For years now we've dreamed of making technology entirely portable. Unfortunately, our inevitable dependence on feature-full software and systems locks us down and ties us into the world of desktops, laptops and Wi-Fi hotspots. Google today, announced an add-on service for its suite of cloud based 'Google docs' software, being popularised on its Chrome OS based Chromebooks. Here, we look at whether going portable is truly possible, and what are the potential repercussions?

By Zafar Jamati

Traditionally, if you wanted productivity, you had to stick to a full-feature operating system (OS), such as Windows or Mac OS X. In recent years, the rise of mobile and tablet devices has encouraged the creation of portable apps to aid the production of documents.

Although the apps offer a convenient way of producing short documents, it is simply not viable to use a touch screen or mobile keyboard to produce a report, work on a spreadsheet or write a novel.

Netbooks were popularised as a solution to this problem, but their limited hardware struggled to cope with the heavy memory footprint of a full feature and full-size OS. Alternatives have been available for a while now. For example, Windows 8 is lightweight and can run on tablets and hybrid touch screen laptops such as the Surface Pro.

Google's Chrome OS has been available on its range of Chromebook laptops for two years now. As an optimised piece of software, Chrome OS strips away memory based applications in favour of cloud based processing and storage. The Chromebook itself acts as a thin client, meaning that it can be small and lightweight, but still retain the cloud based processing power of a mainframe server.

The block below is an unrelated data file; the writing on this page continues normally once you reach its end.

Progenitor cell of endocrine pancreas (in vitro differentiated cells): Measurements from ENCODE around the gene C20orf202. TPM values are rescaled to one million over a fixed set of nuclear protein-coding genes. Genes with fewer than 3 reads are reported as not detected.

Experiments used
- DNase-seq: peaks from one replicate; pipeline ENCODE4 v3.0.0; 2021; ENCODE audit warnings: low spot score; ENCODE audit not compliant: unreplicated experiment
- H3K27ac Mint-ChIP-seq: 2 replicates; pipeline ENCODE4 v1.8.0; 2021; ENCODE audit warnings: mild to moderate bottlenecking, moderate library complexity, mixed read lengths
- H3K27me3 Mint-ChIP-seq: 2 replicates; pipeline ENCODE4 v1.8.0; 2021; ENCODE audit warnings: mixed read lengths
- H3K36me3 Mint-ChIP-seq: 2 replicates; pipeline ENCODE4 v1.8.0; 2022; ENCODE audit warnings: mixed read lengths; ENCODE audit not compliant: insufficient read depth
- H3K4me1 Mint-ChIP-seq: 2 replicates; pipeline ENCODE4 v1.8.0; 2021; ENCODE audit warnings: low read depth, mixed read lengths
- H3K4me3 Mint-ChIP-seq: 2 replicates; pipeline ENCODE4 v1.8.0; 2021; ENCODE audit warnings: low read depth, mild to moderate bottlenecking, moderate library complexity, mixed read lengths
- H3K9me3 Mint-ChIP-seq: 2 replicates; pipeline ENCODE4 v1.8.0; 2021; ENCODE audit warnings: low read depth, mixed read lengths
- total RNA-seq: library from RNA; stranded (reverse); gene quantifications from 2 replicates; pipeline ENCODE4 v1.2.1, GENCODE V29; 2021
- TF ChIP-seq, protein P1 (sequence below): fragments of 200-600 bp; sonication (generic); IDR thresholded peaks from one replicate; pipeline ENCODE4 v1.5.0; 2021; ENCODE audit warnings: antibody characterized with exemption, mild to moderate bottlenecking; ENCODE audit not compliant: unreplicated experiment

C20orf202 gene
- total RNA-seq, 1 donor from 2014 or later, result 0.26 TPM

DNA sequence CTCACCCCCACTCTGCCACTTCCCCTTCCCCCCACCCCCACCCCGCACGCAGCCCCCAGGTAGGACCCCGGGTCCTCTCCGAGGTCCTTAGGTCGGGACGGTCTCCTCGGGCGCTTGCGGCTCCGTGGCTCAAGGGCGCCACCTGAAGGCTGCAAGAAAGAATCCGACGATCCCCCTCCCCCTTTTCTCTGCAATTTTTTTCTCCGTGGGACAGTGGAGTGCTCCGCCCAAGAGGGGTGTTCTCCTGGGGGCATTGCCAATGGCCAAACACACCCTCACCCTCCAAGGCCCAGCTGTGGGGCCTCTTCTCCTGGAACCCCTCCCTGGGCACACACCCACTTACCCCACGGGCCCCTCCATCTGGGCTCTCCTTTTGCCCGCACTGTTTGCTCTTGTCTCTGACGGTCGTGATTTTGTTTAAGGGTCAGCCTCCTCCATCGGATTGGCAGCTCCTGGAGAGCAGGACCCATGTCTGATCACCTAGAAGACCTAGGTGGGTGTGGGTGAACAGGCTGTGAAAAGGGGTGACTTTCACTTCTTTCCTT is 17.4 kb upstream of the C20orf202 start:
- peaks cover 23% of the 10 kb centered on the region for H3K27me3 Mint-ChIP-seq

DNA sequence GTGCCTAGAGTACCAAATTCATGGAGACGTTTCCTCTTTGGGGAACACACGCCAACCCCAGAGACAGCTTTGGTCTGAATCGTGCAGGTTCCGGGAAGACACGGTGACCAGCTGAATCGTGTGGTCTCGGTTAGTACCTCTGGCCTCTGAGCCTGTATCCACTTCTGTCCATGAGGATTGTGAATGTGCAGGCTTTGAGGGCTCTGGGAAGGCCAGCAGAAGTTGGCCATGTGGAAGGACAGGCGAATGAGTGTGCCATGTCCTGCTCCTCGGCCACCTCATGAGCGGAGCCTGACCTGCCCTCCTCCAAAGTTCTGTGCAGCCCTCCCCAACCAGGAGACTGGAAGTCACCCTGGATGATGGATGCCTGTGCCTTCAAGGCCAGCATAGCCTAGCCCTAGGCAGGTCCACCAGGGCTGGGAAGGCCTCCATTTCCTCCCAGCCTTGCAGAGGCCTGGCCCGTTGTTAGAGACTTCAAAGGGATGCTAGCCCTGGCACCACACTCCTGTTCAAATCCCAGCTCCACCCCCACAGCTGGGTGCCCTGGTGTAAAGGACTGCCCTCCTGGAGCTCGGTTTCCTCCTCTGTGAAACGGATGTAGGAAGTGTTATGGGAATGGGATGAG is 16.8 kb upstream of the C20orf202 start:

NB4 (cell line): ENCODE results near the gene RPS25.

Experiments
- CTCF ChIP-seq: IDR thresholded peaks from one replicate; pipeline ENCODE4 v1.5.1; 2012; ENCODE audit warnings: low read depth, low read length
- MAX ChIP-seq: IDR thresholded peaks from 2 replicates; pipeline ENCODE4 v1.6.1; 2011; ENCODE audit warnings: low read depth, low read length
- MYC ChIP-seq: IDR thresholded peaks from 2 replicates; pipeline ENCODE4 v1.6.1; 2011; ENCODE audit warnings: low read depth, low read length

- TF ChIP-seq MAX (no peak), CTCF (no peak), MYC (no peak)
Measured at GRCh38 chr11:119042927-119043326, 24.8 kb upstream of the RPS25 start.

However, cloud based devices have so far struggled to really take off due to the often true perception that devices require an 'always-on' connection to the Internet. Google's approach of using a mixture of offline and online functionality means that users can work offline when out of signal, automatically and seamlessly syncing when the user roams into signal range.

The rise of cloud computing, along with infrastructure improvements such as faster and wider mobile broadband access - like 4G - has started to alleviate traditionalists' concerns.

Recently, true portability has taken a step closer to becoming a reality, with the announcement of add-ons for Google docs. An open source service similar to Chrome's browser extensions, the add-ons will allow more sophisticated full-feature functionality, which has traditionally been the forte of desktop programmes such as Microsoft office.

So, could you become truly portable? Are you in a 4G connected area, and would you still be productive whilst out and about? Let us know in the comments section below.

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